Happy Endings was hilarious—but not for the right reasons.“P&P Romance Factory” introduced us to Penny’s new boyfriend, played by guest star Nick Zano. And Dave had a personal crisis on his hands.
- Director: Jay Chandrasekhar
- Writer: Leila Strachan
- Cast: Eliza Coupe, Elisha Cuthbert, Zachary Knighton, Adam Pally, Damon Wayans Jr., Casey Wilson, Nick Zano, Rob Corddry, Patrick O’Sullivan, Robert Bagnell, Chelsey Crisp, Derek Magyar, John Daly, Brady Ellis
Episode Title: “P&P Romance Factory”
Penny’s prescription helmet prevents romance with a new guy. Jane tries to break into the dealership’s boys’ club, and enlists Brad’s help as her “trophy wife.” Elsewhere, Dave and Max’s fist bumping issues dredge up past failures.
- Sangria Mouth: Dave thinks he invented the hand slap limerick “down low, too slow.” Alex was right: people only labor under these delusions when no one corrects their assumptions as kids—or if they’re a pretentious idiot. Dave’s misconception can be attributed to both. His sangria-fueled guilt spiral totally eclipsed the other—technically more important—parts of the story line. To his credit, Zachary Knighton plays the role with the right amount of smugness and naiveté to make Dave’s ridiculousness feel genuine.
- Spousal Abuse: Deep down, didn’t you always know Brad would make the perfect trophy wife? The writers continued their foray into challenging gender roles as Jane tried to bond with the guys at work. Jane is an alpha female. Brad is a guy who’s not afraid to color coordinate and frost a cake. The highlights were Brad’s over the top trophy wife, along with snatching money from Jane’s hand. Rob Corddry plays the Car Czar with ease, and his delivery is just as good as the regulars. We hope to see more of him in the future.
- Hardhat Picnic: The funniest part of Penny’s helmet problem wasn’t her many attempts to hide it. Although, the Segway tour, moped safety course, and midday meal at the construction site did show a great deal of effort. It was the moment she tried to take advice from Alex. Aside from that and paying tribute to Casey Wilson’s panache for physical comedy, the plots only purpose was to introduce us her new boyfriend. Their coupling didn’t feel particularly special or noteworthy, even if he is, “so cyute.” It’s just nice to know Penny won’t have to wallow in the desperate-single-girl-character-development-basement any longer.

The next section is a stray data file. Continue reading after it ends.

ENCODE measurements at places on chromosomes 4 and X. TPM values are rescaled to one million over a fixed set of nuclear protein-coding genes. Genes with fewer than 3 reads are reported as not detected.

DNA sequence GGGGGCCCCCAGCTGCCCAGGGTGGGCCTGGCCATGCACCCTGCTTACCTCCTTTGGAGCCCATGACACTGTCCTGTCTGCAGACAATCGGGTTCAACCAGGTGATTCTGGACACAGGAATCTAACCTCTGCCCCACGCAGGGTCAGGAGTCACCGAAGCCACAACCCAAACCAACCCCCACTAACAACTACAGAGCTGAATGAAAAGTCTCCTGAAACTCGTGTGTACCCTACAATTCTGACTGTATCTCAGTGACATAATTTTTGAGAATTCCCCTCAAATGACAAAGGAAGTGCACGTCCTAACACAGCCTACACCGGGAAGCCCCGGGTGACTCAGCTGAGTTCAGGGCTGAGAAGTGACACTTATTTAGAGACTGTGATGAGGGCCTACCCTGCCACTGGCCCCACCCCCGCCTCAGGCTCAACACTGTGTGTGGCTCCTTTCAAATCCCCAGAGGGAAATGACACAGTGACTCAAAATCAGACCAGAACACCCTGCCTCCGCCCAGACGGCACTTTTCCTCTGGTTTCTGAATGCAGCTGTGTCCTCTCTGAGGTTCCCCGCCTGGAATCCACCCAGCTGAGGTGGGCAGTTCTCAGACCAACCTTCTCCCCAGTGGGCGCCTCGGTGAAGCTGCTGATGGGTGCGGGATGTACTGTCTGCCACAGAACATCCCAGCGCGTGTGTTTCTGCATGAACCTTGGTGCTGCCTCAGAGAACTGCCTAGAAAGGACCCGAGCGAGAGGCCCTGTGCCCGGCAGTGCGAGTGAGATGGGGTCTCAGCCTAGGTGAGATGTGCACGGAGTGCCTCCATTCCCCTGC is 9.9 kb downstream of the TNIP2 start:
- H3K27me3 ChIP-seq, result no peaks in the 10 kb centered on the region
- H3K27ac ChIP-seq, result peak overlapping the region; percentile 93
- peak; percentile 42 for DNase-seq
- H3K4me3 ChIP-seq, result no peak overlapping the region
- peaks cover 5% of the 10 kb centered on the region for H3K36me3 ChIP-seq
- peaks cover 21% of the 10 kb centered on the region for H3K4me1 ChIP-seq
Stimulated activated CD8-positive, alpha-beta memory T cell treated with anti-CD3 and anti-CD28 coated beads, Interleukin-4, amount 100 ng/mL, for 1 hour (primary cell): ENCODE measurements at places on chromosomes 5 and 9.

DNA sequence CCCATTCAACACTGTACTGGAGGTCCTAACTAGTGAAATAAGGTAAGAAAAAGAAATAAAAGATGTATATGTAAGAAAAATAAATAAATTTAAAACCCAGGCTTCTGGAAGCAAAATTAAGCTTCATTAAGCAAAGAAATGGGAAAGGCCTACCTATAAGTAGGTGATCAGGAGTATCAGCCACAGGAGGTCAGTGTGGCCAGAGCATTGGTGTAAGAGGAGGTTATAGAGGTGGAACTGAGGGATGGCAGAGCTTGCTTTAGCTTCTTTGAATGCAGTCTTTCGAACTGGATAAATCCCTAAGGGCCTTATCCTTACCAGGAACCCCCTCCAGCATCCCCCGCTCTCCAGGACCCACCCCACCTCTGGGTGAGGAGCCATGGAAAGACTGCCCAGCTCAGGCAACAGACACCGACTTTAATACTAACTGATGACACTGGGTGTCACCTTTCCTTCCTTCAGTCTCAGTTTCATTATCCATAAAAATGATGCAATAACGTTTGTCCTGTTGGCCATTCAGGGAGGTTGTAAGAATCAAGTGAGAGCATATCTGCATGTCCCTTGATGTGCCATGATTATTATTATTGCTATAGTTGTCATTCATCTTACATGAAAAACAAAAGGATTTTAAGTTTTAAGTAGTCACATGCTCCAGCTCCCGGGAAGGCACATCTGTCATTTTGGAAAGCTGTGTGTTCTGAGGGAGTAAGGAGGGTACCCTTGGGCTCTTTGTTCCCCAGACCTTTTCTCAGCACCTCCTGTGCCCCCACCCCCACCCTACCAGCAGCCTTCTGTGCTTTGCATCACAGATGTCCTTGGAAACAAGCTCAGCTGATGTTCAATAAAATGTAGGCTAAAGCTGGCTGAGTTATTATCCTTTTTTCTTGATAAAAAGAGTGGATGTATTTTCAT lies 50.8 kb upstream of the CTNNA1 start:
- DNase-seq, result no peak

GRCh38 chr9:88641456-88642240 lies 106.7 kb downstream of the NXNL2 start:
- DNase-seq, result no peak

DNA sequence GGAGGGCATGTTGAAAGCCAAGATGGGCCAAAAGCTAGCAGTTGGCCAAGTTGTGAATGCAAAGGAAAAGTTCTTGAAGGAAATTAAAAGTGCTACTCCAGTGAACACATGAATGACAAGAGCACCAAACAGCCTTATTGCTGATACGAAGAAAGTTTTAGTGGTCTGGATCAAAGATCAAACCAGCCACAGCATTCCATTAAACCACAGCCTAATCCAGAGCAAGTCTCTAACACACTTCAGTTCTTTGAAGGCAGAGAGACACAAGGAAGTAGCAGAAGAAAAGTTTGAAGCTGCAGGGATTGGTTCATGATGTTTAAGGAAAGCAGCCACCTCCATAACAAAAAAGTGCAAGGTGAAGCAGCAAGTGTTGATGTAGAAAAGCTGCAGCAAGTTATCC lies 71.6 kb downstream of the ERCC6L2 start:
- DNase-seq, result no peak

- Turkey Hands: Try as we might, we couldn’t get behind Max’s handshake hoopla. The only thing that came close to amusing was his fifth grade stand-up comedy set. Considering half of those jokes were based on ‘90s era comedy (“Little girls be sharing, little girls be sharing.”) that Max has mocked before, that’s not saying much. He’s too good a character to waste on some paltry plot.
- “What question mark is question mark that question mark?”
- “Uh oh, you did it Brad, you found her hobby: making bad versions of things that you could just easily buy in a store.”
- “Yeah, quaint. Isn’t that the space between a gal’s goal and her penalty box?”
- “I have helmet. Helmet doesn’t have me.”
- “Kerkovitch getting loose with the spousal abuse. Hey, let me ask you something; is there a ten inch whore here? Because that was low blow.”
- “And thanks for the scotch. That was the second best 18 year old I’ve had all week.”
- “I don’t know what the two of you are up to. I think it’s amazing. I want no part of it.”
Happy Endings has to wrestle the same problems as other sitcoms. They have to make sure everyone’s plot is entertaining and relevant. But “P&P Romance Factor” is a prime example of how they’re letting some characters fall through the cracks.
Happy Endings airs Tuesdays at 9 p.m. on ABC.
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